Those who believe starting a business means fewer hours will probably find themselves mistaken. In reality, small-business owners may be some of the hardest working people in the world, regardless of industry or sector.
It can be especially difficult to sustain effective work-life balance when your business is growing and it feels as if there simply aren’t enough hours in the day to get everything done. Additionally, when the pace of business has picked up substantially, you and your employees may be feeling the pinch.
According to a 2015 Ernst & Young study, a third of full-time employees in some of the world’s largest economies say maintaining good work-life balance has become more difficult in the last five years.
Since a culture of good work-life balance can be established and encouraged from the top, I asked three small-business owners how they achieve work-life balance during growth periods and also how they model and promote healthy habits for their employees. Here are the insights William Bauer, managing director of Royce Leather Gifts in New Jersey, Rob Biederman, co-founder of Hourly Nerd in Boston, and Mike Mannon, president at WD Communications in Philadelphia, shared with us.
During times when your business is growing like gangbusters and it seems you’ll never get everything accomplished, is work-life balance still a priority for you?
Rob Biederman: Work-life balance is always difficult to maintain in hyper-growth mode. However, through long-term planning, I aim to maintain an average balance over the course of a year, even if there are certain weeks and months when work takes over a relatively unhealthy amount of time. I’ve tried to align my formal work breaks with periods of customer slowness—typically, August and late December holidays—to maximize selling time as a percent of my working year, and to be most impactful in those interactions.
William Bauer: Work-life balance always has to take priority. The more my employees and I feel as though our lives are out of balance, the more likely we will pay a physical and emotional price—and so will our business.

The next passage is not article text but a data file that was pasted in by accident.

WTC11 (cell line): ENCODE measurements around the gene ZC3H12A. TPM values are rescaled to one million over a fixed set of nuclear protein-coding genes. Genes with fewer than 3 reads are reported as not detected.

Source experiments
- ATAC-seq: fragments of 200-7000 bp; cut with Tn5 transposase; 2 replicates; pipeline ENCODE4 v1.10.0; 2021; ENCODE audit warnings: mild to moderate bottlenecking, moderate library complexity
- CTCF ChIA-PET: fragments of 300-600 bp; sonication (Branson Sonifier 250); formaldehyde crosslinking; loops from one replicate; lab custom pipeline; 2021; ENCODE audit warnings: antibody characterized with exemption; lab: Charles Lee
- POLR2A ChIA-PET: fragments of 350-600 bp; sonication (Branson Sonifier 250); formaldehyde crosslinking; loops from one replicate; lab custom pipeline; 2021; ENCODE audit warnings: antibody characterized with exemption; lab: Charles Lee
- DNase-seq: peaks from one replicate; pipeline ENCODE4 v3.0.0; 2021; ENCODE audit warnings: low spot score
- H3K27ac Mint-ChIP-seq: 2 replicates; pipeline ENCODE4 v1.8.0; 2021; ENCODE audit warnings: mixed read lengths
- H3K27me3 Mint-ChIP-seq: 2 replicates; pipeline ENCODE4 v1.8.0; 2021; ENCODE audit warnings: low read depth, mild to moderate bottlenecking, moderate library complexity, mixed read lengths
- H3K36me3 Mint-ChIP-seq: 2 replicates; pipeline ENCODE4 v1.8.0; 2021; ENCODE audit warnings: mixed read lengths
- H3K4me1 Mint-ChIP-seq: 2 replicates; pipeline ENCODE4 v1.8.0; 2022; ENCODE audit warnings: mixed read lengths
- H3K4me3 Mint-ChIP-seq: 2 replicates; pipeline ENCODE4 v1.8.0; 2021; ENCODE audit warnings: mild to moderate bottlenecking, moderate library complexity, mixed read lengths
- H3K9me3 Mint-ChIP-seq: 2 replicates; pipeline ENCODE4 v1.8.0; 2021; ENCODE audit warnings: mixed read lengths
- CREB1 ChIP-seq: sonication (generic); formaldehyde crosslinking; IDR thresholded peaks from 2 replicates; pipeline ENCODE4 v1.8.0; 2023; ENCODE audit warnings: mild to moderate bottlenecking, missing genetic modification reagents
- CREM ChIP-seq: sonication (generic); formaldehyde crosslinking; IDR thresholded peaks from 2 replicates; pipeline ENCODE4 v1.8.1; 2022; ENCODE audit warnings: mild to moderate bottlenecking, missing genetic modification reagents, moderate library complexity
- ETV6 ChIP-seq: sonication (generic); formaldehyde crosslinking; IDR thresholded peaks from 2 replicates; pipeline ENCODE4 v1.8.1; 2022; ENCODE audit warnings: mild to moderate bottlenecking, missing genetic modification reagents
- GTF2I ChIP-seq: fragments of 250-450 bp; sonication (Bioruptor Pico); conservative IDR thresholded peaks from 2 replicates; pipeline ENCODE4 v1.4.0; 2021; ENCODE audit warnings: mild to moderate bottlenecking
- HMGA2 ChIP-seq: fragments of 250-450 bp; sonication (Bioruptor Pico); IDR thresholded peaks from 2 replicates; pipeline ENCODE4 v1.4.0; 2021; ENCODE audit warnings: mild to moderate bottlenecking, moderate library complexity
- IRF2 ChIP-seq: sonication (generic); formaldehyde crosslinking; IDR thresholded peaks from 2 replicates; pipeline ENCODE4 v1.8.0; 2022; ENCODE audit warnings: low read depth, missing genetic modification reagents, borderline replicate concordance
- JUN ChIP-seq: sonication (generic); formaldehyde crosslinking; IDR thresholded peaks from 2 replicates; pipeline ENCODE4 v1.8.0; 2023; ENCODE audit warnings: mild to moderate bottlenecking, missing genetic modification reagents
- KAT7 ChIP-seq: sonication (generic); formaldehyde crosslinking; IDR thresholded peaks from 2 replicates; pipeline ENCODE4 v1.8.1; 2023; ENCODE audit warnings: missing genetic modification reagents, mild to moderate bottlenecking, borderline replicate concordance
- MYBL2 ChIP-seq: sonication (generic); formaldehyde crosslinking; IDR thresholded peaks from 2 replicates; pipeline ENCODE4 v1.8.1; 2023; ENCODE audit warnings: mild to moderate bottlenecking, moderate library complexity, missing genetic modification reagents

Mike Mannon: In times of intense growth, work-life balance is a priority, but home life definitely takes a hit. I feel like I'm better than I was at 30, or 40. When I'm at home, I want to make sure that I look my kids in the eyes as they're going off to school, try to give them a big hug and an "I love you." Same for my wife! It helps me breathe better when I have to duck back in to start the cycle of calls and meetings and decisions.
How do you model good work-life balance for your employees—meaning, how do you show them that as an owner, it’s possible to do a good job and still pay attention to other priorities?
Bauer: Especially as my business is growing, I find myself immersed in the day-to-day needs of the company—from finding and hiring talent to marketing the opportunities. It’s hard to break away even for an hour, much less for a vacation. However, I take all of my allotted three weeks of vacation time, and I encourage my employees to do the same. After a vacation, we come back to work feeling refreshed and more productive.
Mannon: I’ve personally stopped cell phone use at family meal times. Also, I take one week of vacation a year to a location with no cell service. The Blue Ridge Mountains are my respite.